Matt Vis, tbnewswatch.com
Dr. Mark Henderson, regional vice-president Cancer Care Ontario, says their findings show that risks for different cancers substantially increase when the recommended limit of two drinks per day for men and one drink per day for women is exceeded
THUNDER BAY -- That second or third glass of wine with your dinner could be a fatal mistake.
That’s according to Cancer Care Ontario, which has released a report after finding that as many as 3,000 new cancer cases in the province are linked to alcohol consumption.
Dr. Mark Henderson, regional vice-president Cancer Care Ontario, says their findings show that risks for different cancers substantially increase when the recommended limit of two drinks per day for men and one drink per day for women is exceeded.
“It’s a warning to everybody that alcohol in moderation is a good thing, but alcohol in excess is a danger to your health in several different ways,” Henderson said.
“It’s now apparent that too much alcohol is associated with excess cancers in the population.”
While between 10 to 25 grams of alcohol per day has been identified as the barometer in the report, the report says there is no safe amount of alcohol to prevent those risks from increasing.
The report states people who overindulge are at close to an 80 per cent increased risk for developing oral cavity and pharynx cancer, between 40-50 per cent more risk of esophageal cancer and nearly 20 per cent higher risk of liver cancer.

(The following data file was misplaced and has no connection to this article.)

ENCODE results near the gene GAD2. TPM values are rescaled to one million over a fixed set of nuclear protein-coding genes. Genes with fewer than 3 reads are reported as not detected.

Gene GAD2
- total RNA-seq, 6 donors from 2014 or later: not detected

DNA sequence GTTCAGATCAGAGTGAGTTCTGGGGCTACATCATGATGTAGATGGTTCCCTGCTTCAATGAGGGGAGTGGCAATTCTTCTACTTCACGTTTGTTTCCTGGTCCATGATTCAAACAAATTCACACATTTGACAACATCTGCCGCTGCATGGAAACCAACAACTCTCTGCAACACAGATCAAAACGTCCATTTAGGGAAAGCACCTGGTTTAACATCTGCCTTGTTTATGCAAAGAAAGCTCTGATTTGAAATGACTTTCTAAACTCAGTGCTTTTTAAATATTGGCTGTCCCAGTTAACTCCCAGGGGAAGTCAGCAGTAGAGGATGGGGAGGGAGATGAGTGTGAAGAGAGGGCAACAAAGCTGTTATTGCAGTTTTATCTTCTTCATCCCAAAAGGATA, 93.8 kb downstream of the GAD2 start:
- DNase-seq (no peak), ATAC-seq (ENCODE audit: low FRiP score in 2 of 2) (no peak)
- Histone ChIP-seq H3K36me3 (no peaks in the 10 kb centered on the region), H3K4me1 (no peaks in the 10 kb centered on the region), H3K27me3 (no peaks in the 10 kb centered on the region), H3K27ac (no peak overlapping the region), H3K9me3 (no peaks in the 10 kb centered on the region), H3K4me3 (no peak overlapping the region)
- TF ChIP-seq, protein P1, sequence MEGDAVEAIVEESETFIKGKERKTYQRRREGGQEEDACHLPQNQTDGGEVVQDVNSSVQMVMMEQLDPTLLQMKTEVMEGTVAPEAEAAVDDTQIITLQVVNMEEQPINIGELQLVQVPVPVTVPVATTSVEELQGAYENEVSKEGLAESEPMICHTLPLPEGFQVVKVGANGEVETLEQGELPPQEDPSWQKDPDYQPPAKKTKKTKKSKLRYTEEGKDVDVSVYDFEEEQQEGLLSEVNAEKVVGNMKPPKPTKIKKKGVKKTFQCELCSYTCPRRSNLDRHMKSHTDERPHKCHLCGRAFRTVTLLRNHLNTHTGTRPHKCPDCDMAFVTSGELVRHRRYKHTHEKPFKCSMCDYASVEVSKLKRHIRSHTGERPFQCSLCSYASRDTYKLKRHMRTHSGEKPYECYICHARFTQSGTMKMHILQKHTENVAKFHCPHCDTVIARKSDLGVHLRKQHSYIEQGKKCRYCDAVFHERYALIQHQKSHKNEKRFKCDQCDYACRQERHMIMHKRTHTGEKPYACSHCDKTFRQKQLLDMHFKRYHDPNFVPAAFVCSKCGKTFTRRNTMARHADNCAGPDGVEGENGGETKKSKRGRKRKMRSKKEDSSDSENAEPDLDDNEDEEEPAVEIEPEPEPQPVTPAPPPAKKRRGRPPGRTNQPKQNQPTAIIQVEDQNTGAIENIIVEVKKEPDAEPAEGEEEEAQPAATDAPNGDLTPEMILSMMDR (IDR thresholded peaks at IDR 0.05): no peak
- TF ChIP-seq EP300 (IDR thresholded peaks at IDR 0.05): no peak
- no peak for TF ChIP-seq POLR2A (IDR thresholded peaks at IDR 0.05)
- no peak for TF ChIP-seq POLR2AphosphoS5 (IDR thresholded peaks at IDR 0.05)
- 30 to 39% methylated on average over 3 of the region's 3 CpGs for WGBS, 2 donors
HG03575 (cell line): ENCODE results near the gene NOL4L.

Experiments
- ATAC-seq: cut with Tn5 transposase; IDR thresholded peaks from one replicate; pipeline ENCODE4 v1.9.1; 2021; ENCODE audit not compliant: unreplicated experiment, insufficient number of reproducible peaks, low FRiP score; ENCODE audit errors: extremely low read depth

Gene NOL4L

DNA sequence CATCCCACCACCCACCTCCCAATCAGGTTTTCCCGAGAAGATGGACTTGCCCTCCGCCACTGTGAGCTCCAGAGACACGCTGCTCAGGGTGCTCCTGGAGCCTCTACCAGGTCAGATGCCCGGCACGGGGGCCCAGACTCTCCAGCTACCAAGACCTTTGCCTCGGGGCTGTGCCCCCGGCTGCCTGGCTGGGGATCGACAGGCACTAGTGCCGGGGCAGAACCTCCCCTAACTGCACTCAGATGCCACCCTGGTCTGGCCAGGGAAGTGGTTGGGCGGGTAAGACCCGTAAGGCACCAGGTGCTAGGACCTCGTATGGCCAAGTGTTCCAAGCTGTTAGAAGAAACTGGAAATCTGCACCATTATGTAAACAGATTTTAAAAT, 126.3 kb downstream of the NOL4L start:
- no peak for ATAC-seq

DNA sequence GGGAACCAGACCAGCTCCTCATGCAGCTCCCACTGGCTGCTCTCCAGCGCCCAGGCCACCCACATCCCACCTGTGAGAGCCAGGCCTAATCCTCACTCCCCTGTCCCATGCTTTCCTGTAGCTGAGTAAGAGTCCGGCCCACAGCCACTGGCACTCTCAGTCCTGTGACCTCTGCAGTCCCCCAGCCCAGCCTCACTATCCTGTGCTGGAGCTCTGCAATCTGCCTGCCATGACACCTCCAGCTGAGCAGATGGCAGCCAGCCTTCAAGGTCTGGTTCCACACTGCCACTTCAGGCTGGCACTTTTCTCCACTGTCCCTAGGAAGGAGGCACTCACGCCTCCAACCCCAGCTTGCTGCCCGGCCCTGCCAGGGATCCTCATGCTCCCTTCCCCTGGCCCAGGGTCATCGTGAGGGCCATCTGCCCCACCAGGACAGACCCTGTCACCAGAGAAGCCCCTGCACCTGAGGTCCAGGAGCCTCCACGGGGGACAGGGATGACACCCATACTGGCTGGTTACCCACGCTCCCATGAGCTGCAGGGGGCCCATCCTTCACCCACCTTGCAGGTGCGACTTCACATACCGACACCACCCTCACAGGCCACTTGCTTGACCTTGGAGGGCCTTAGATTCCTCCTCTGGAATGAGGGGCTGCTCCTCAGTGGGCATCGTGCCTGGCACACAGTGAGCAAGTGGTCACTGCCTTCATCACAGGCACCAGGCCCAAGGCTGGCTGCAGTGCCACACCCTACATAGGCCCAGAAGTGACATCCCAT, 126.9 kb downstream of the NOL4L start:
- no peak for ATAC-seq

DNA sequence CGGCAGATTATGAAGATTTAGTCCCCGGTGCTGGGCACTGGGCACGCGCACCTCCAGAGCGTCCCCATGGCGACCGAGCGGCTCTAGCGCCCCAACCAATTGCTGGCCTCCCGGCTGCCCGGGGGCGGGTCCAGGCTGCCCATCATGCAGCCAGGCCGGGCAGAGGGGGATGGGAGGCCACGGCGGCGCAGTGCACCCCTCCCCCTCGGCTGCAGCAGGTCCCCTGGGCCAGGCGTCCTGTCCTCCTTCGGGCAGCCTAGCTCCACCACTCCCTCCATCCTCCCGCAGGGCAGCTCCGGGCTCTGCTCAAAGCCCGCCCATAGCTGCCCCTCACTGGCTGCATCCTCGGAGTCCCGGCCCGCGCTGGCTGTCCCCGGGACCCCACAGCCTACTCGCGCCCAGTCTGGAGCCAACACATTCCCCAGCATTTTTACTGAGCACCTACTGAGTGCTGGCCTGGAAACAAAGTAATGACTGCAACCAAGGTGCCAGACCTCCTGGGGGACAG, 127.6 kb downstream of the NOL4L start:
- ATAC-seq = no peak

Henderson added other studies have indicated a higher instance of strokes has been linked to excessive alcohol consumption.
He also takes aim at what he believes is a misconception surrounding red wine, that people believe having a glass per day receive health benefits.
Rather, he says, there are a lot more disadvantages than advantages.
“If I come across a patient who is a teetotaler or has a very minimal alcohol consumption I don’t recommend they start drinking for the supposed benefits of alcohol consumption,” Henderson said
“It seems the more we study alcohol we find the more about it’s deleterious effects and the less we can show there are beneficial effects from drinking alcohol.”